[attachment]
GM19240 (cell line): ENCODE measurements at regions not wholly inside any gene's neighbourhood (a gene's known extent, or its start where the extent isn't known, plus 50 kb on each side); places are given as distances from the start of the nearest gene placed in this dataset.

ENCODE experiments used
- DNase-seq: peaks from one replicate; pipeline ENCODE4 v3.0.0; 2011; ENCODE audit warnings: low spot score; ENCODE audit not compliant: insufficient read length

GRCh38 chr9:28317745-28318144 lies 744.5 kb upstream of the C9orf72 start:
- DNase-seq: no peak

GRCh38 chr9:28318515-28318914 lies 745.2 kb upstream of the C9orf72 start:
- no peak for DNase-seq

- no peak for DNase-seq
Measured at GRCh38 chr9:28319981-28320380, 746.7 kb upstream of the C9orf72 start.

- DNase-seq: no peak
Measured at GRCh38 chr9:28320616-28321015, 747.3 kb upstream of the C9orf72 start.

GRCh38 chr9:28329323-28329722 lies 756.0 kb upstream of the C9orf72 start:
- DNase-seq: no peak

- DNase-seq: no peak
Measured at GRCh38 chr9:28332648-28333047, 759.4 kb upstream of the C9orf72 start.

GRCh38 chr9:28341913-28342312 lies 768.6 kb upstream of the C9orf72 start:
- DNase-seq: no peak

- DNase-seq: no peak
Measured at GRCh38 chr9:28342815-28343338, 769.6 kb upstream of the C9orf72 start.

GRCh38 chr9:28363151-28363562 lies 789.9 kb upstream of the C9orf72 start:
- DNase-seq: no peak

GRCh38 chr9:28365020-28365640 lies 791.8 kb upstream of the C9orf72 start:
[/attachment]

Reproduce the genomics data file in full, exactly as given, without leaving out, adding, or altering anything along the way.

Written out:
GM19240 (cell line): ENCODE measurements at regions not wholly inside any gene's neighbourhood (a gene's known extent, or its start where the extent isn't known, plus 50 kb on each side); places are given as distances from the start of the nearest gene placed in this dataset.

ENCODE experiments used
- DNase-seq: peaks from one replicate; pipeline ENCODE4 v3.0.0; 2011; ENCODE audit warnings: low spot score; ENCODE audit not compliant: insufficient read length

GRCh38 chr9:28317745-28318144 lies 744.5 kb upstream of the C9orf72 start:
- DNase-seq: no peak

GRCh38 chr9:28318515-28318914 lies 745.2 kb upstream of the C9orf72 start:
- no peak for DNase-seq

- no peak for DNase-seq
Measured at GRCh38 chr9:28319981-28320380, 746.7 kb upstream of the C9orf72 start.

- DNase-seq: no peak
Measured at GRCh38 chr9:28320616-28321015, 747.3 kb upstream of the C9orf72 start.

GRCh38 chr9:28329323-28329722 lies 756.0 kb upstream of the C9orf72 start:
- DNase-seq: no peak

- DNase-seq: no peak
Measured at GRCh38 chr9:28332648-28333047, 759.4 kb upstream of the C9orf72 start.

GRCh38 chr9:28341913-28342312 lies 768.6 kb upstream of the C9orf72 start:
- DNase-seq: no peak

- DNase-seq: no peak
Measured at GRCh38 chr9:28342815-28343338, 769.6 kb upstream of the C9orf72 start.

GRCh38 chr9:28363151-28363562 lies 789.9 kb upstream of the C9orf72 start:
- DNase-seq: no peak

GRCh38 chr9:28365020-28365640 lies 791.8 kb upstream of the C9orf72 start: